He hopes the industry can all inform those who raise cattle how important vaccinations are from the start. It all starts at home when that calf hits the ground and how good you’ve been taking care of that cow, he says. He also hopes more people start BVD-PI-testing calves and eliminating some of those factors and problems.

“These are the things that help make our jobs a little easier on the feedlot.”

Crunching the numbers in stocker country
“We are aggressive to find data and evaluate data. BRD health challenges are unfortunately getting worse. It’s important to be in tune to what’s going on,” said Bill Gallery, co-owner at Gallery Ranch near Dewey, Oklahoma.

Gallery manages the operation with his brother Tom, and dad, Dan. Their location and operation, which receives cattle from across the country, requires managing and minimizing disease challenges daily, specifically BRD. Like many stocker operations, the ranch buys commingled sale barn cattle. When cattle get off the truck, Gallery Ranch often doesn’t know the distance they’ve traveled or their health histories.

“This is like putting a bunch of preschoolers together in daycare,” Gallery said. “There is a good chance some are going to get sick. There is no way around it.”

Data and research informs the way Gallery Ranch operates. Gallery said they keep records going back to the 1980s that help them make strategic management decisions. “You can’t evaluate anything on just a gut feeling,” he said. “With records, we can see the success rates on certain products.”

Gallery Ranch works closely with its consulting veterinarian out of Oklahoma City.

“He has a lot of feedyard exposure, so he sees a lot of numbers,” Gallery said. “He’s also well-connected in the industry, so he brings a lot to the table for us.”

Conducting contract research also has helped keep the ranch in the loop for what’s going on and what products might be working better year to year.

“We like to do one or two research trials per year,” Gallery said. “We’ll set protocols with our veterinarian and work with animal health company technical services veterinarians, so we can keep everything as fair as possible.”

Like Stucky, Gallery has consistent protocols. “We have made sure we have the facilities and management to take care of and handle these high-risk commingled cattle,” Gallery said.

The operation has several grass traps, and each load of cattle they receive has its own trap and water. Cattle stay in their grass trap for about 30 to 40 days. Any sick cattle are pulled and treated and then go back to their original group after treatment.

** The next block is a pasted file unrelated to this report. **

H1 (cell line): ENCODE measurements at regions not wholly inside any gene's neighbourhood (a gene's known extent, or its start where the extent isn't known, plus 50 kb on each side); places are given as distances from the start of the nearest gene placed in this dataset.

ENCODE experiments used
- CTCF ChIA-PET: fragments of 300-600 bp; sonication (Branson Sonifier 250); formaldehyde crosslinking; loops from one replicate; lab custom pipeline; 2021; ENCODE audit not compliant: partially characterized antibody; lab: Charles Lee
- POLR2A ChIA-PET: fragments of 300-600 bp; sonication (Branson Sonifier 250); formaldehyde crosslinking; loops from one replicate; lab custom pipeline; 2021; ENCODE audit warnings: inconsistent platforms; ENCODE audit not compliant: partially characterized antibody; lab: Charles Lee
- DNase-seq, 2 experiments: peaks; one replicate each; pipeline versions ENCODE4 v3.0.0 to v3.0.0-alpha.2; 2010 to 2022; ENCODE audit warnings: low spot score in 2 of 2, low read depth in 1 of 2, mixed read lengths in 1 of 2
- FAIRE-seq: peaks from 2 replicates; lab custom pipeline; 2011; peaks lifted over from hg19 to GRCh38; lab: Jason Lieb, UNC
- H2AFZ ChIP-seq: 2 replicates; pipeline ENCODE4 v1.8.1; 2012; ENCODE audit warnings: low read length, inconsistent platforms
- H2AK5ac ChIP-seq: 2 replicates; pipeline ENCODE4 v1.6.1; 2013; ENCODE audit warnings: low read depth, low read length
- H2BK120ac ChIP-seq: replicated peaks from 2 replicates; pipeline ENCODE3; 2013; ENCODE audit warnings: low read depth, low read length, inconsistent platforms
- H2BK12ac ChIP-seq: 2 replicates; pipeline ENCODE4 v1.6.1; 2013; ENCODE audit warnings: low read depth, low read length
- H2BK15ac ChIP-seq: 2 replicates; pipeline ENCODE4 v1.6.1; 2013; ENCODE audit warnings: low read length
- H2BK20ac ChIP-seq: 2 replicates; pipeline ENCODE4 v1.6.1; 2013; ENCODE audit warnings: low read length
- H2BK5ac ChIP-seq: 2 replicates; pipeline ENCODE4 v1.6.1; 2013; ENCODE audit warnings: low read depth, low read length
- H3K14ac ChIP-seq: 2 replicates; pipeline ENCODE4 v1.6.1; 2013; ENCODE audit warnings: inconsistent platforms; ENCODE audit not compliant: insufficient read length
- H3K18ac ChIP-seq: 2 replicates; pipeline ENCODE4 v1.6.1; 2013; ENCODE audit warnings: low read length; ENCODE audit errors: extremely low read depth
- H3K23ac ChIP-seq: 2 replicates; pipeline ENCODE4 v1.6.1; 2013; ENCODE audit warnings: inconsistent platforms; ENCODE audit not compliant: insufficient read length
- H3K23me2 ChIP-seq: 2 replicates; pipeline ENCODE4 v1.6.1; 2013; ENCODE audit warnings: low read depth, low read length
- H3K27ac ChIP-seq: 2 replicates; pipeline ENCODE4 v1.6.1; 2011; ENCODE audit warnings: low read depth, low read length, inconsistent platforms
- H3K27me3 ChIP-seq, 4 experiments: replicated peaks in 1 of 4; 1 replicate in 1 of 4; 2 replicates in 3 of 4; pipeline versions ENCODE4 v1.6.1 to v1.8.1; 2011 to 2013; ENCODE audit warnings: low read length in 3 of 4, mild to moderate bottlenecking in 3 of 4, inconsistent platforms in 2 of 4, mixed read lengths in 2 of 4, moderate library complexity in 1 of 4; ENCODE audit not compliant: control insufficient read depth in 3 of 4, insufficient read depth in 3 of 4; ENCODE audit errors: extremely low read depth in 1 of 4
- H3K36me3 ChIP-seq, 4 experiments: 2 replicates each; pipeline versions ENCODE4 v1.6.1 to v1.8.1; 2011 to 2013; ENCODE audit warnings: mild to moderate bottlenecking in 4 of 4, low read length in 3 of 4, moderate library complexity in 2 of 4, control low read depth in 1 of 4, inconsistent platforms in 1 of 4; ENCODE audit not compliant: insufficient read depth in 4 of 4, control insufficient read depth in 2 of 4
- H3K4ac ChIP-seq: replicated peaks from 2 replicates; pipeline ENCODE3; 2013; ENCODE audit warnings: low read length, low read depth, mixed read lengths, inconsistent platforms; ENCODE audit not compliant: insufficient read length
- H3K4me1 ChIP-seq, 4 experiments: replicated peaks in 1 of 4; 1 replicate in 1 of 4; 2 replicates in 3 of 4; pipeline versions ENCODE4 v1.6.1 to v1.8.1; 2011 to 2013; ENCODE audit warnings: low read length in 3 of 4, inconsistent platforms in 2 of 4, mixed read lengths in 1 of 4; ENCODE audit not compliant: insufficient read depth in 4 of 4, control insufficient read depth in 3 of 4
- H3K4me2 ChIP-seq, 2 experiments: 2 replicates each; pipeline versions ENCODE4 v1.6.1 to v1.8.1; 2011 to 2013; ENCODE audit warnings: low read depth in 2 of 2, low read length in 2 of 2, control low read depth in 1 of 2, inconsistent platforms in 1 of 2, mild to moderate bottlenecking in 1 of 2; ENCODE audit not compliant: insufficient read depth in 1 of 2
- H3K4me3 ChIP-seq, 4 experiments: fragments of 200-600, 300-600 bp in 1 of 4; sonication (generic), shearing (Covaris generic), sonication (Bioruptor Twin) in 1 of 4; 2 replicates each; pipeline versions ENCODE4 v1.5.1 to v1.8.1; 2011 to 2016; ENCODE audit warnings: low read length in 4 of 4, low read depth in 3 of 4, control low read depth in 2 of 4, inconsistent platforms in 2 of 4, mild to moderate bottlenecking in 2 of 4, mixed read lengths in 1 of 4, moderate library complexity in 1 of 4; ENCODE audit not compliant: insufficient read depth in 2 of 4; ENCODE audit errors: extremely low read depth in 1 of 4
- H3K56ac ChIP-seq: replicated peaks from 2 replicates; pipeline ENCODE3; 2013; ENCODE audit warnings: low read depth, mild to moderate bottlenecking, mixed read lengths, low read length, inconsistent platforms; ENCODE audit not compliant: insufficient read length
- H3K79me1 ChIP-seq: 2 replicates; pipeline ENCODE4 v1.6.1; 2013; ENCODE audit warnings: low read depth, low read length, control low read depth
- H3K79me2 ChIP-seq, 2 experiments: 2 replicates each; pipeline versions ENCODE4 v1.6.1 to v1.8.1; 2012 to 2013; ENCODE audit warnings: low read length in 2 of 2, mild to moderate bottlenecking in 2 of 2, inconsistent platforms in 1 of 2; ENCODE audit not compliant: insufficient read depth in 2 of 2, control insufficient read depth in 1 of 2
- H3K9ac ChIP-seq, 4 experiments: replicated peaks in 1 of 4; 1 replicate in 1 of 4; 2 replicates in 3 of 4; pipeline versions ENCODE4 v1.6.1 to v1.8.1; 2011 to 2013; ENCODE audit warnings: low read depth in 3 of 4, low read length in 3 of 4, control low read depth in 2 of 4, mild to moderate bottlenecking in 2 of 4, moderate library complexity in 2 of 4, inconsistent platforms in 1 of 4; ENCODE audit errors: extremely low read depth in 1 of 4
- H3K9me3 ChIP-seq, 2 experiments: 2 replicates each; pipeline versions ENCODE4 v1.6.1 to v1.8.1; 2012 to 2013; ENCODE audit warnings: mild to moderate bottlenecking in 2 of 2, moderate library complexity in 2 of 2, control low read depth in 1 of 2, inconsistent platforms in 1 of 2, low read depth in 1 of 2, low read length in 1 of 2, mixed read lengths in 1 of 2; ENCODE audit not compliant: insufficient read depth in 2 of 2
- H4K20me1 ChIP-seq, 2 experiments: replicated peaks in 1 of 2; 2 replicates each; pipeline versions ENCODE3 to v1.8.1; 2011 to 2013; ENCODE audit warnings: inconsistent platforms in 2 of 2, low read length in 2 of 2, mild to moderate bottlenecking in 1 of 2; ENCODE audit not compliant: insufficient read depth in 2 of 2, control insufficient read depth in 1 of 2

“We also BVD-PI [bovine viral diarrhea virus persistent infection] test all cattle on arrival,” Gallery said. “And we get the PIs out of the pen as soon as we get the phone call from the lab, which is at least within 48 hours, but usually within 24 hours. This has made a huge difference.”

He said they’ve seen how PIs can contribute to more wrecks — if PIs have been in a pen an extra day or if they compare a load of cattle that had PIs present to another load of cattle with no PIs. So, it’s crucial to get PIs out of the pens quickly.

Longer-acting antibiotics have been one way for the ranch to cut down on handling and its impact because, as Gallery says, every time a steer needs to come up to the pens, that’s a day he’s probably not going to gain any weight.

“There is lost performance having to gather cattle and run them through the chute more often,” Gallery said. “There also is risk of injury to cattle or the labor involved with more frequent handling.”

It also saves the operation valuable time.

“The more expensive antibiotics are worth it,” Gallery said. “Not only is it going to be easier on the animal because you’re more likely to only have to give the antibiotic once, but it is easier on us because we don’t have to go get the animal again and give him another shot in three days. We squeak by on a skeletal crew, so anything we can do to save time, the better.”

Health challenges are ongoing and will always continue to be a moving target in this industry.

“There is a lot of uncertainty in what we do, and BRD is becoming costlier and more challenging all the time,” Gallery said. “Yes, it’s a challenge every day, but the intensity of the stocker business is what I enjoy most.”